Home Candice Bennett

Author Archives

November 30, 1913

Today's session of the National American Woman Suffrage Association's convention got off to a rousing start with the unfurling of a giant banner reading: "We Demand An Amendment To The United States Constitution Enfranchising Women." This was immediately followed by thunderous applause, stirring speeches, and a
Read more

November 29, 1913

An atmosphere of optimism and great enthusiasm is greeting the delegates arriving for the 45th annual convention of the National American Woman Suffrage Association. The optimism is justified by the rapid progress woman suffrage has been making recently, and the enthusiasm is generated by the presence of many
Read more

November 28, 1917

A second consecutive day of victory for the "Silent Sentinels" who have been picketing along the White House fence in favor of woman suffrage! The last of the imprisoned pickets had their sentences commuted today by the same judge who had originally imposed the outrageously long prison terms on them. Yesterday,
Read more

November 27, 1917

ALICE PAUL IS FREE! She and all other hunger-striking suffragists have been unconditionally and unexpectedly released from D.C.'s District Jail by Police Court Judge Alexander Mullowney, the same judge who had originally sentenced them. They had been serving terms of up to seven months on false and normally minor
Read more

November 26, 1917

ven though there were no official announcements or outward signs of activity today at Washington, D.C.'s District Jail, where the suffragist prisoners are being held, there appears to be some serious negotiating going on behind the scenes. And while Alice Paul has refused food since November 5th, and been
Read more

November 25, 1917

The struggle of the imprisoned suffragists continues today in D.C.'s Washington Asylum and Jail, which most people around here simply call the "District Jail." But now, instead of just a relatively small number of suffrage prisoners in his custody, Warden Zinkham must now deal with several dozen, nineteen of whom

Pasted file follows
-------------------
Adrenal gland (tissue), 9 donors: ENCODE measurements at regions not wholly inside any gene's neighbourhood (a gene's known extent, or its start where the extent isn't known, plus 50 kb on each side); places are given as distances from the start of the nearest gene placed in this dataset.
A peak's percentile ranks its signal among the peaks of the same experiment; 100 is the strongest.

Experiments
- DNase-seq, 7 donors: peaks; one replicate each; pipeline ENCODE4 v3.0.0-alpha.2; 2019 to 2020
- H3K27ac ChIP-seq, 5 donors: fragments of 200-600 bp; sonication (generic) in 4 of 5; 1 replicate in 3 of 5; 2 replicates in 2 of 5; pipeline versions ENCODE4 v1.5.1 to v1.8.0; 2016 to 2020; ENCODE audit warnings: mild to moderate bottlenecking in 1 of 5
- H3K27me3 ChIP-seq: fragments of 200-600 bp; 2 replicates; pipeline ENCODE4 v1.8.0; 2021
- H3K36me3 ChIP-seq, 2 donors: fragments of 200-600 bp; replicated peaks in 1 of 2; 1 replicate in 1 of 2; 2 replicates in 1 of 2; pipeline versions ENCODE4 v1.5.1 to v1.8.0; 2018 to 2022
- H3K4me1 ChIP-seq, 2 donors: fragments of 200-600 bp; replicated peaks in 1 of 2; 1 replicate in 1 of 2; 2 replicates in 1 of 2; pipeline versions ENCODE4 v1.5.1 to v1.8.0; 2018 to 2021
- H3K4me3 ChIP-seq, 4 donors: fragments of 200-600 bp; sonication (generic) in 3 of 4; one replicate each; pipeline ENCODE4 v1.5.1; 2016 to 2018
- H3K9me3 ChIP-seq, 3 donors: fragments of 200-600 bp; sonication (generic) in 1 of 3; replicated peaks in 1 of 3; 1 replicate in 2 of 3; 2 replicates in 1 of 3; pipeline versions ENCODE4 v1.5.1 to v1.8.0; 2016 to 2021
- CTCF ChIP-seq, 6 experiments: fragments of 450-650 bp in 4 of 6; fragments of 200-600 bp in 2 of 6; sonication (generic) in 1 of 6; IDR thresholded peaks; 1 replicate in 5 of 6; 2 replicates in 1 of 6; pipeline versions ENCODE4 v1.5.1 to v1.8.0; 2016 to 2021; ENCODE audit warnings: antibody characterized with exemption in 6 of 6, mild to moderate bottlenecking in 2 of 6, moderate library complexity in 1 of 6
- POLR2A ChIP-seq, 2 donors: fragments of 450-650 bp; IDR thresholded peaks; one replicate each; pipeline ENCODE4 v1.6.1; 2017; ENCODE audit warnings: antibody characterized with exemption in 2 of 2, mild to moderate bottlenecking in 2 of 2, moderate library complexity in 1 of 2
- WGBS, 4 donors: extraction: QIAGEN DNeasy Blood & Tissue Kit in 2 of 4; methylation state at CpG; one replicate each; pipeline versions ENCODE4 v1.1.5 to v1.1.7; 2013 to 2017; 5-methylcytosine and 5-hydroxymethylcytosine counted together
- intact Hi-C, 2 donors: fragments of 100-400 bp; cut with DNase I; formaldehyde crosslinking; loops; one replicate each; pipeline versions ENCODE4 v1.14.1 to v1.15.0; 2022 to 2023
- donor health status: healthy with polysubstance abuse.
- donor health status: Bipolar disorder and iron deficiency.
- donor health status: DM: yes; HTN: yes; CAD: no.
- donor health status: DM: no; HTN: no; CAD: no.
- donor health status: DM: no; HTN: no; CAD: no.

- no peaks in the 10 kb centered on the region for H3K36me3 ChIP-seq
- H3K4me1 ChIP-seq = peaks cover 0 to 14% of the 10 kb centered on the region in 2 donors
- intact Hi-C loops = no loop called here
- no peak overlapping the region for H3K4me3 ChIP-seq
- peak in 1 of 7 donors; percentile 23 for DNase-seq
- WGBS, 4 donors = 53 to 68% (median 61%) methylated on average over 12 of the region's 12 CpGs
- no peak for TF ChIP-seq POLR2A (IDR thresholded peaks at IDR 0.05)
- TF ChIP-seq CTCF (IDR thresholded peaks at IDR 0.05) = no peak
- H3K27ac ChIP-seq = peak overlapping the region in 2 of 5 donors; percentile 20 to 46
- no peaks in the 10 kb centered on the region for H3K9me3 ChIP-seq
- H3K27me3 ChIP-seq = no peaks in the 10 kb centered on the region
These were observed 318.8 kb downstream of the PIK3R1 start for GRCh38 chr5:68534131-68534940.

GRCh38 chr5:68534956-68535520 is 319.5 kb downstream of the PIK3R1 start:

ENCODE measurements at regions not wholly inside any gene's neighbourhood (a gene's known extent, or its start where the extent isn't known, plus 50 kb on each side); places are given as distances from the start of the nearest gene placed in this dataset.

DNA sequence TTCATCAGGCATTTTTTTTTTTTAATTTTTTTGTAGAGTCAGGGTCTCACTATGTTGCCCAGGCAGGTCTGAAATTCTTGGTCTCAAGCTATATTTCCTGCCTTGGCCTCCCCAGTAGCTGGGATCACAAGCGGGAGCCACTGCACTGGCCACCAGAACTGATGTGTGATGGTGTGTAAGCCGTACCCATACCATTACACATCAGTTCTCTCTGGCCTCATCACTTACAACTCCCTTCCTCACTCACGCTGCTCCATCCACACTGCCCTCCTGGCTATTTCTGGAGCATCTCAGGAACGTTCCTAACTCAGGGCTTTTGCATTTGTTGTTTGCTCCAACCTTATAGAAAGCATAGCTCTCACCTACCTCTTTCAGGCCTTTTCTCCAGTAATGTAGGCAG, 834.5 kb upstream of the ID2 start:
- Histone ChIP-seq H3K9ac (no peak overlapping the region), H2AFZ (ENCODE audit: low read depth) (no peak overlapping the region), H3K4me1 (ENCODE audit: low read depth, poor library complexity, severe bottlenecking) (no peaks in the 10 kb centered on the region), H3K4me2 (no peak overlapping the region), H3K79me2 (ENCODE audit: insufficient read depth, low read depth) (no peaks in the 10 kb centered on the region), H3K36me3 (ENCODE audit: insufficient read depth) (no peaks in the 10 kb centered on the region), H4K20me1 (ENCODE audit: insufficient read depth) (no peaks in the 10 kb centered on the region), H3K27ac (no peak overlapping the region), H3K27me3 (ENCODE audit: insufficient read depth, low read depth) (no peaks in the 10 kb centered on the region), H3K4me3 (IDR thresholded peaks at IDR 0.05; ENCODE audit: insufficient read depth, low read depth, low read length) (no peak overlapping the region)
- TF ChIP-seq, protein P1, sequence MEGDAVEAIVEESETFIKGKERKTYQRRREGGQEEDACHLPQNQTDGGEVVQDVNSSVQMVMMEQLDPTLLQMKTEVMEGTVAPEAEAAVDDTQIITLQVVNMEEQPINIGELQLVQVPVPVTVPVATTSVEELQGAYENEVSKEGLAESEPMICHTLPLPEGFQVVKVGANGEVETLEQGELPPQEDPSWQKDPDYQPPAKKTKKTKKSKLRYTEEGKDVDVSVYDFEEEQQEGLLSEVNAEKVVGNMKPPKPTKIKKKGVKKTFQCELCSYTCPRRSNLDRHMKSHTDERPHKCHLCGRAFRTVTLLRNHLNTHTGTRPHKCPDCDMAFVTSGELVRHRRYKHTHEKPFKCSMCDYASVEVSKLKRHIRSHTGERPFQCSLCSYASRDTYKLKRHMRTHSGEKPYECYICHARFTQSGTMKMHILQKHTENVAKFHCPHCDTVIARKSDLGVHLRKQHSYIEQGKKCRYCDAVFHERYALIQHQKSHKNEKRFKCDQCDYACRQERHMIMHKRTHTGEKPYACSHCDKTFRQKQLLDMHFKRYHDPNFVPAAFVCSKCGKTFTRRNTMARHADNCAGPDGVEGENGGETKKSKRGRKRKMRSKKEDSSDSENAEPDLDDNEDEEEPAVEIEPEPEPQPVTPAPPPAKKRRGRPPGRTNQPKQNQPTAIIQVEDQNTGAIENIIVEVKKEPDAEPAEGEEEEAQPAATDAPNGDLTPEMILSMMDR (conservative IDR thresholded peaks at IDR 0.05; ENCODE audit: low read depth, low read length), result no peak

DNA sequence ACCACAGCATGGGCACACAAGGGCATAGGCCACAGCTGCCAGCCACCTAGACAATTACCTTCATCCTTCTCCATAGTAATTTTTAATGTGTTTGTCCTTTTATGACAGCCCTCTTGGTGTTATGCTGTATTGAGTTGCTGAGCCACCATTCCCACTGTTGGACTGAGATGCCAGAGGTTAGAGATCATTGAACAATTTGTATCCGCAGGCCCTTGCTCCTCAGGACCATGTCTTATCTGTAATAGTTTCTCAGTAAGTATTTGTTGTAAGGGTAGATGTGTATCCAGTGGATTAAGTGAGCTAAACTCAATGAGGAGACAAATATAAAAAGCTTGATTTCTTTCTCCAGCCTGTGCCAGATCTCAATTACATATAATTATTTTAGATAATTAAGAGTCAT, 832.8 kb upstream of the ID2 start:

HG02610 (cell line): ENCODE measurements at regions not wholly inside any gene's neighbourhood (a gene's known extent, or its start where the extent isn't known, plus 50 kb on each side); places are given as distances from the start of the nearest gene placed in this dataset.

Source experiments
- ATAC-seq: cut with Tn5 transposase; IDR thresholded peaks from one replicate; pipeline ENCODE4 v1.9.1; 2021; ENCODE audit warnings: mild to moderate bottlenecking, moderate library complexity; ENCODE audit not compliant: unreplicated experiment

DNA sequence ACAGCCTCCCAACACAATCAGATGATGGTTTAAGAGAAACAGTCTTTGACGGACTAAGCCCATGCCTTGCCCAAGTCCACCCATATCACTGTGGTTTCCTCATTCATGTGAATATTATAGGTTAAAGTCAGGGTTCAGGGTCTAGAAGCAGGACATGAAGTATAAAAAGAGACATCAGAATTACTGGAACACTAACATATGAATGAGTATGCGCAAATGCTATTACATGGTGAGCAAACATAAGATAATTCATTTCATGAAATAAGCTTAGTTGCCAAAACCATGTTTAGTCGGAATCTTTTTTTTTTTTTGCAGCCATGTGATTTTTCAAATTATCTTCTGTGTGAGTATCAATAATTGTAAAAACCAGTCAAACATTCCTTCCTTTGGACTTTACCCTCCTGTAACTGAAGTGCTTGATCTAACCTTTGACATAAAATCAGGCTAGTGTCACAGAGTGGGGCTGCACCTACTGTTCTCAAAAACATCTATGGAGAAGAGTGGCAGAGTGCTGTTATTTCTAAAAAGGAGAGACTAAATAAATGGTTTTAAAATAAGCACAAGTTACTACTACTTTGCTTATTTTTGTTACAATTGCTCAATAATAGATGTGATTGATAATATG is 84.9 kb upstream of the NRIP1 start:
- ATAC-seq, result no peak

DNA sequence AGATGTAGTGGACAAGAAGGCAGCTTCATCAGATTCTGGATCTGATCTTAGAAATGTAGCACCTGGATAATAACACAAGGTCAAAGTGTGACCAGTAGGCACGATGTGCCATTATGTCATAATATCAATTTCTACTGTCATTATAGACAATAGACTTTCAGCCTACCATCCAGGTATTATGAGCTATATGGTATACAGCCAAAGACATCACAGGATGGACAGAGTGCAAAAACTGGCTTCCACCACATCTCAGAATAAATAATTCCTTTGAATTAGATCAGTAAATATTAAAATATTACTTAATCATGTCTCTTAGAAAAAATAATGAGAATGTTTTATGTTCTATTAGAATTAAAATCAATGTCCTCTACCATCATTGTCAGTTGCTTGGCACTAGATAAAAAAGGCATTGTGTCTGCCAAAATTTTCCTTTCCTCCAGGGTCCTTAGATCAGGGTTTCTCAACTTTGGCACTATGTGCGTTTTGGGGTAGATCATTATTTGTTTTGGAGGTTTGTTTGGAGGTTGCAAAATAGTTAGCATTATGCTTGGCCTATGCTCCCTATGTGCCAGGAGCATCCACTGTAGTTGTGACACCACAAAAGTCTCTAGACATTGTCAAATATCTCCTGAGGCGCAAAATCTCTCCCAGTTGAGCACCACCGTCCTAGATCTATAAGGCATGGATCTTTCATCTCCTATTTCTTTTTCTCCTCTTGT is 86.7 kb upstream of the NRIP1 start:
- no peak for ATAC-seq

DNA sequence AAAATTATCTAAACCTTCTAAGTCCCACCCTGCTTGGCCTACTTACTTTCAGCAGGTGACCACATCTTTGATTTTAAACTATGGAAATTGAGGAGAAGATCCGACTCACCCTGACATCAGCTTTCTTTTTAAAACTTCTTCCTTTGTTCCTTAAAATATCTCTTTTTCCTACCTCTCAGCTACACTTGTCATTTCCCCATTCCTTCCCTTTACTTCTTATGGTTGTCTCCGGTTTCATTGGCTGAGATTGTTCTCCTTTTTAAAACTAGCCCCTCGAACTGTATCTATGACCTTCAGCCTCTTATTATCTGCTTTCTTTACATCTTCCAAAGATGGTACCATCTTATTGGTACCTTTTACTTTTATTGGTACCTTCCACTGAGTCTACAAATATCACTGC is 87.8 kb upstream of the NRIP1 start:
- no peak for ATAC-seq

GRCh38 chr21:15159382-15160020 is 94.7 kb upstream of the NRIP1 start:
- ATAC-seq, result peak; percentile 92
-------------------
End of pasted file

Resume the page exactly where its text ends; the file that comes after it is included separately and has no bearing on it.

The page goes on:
Read more

November 24, 1917

Another day in court for some "Silent Sentinel" suffragists who have been imprisoned for picketing along the White House fence. However, unlike many previous occasions, they were not in a courtroom to face more charges, but to make their own accusations against Occoquan Workhouse authorities for the abuses they've
Read more

November 23, 1917

Everyone in Judge Edmund Waddill's packed courtroom in Alexandria, Virginia, this morning was shocked by the weak and emaciated condition of the hunger-strikers among the suffrage prisoners brought out of Occoquan Workhouse for a hearing they had requested in U.S. District Court. Even some of the healthiest among
Read more

November 22, 1917

Two major developments today regarding the suffragists imprisoned in Occoquan Workhouse. The most encouraging action was a statement from the U.S. Department of Justice. It will conduct an official investigation into the atrocious conditions and acts of brutality inflicted on the "Silent Sentinels" serving time in
Read more

November 21, 1917

The number of imprisoned suffragists being subjected to the ordeal of force-feeding has suddenly increased from two to five. Lucy Burns and Dora Lewis, leaders of the hunger strike at Occoquan Workhouse, were transferred out yesterday and sent to join Alice Paul and Rose Winslow in the hospital ward of Washington,
Read more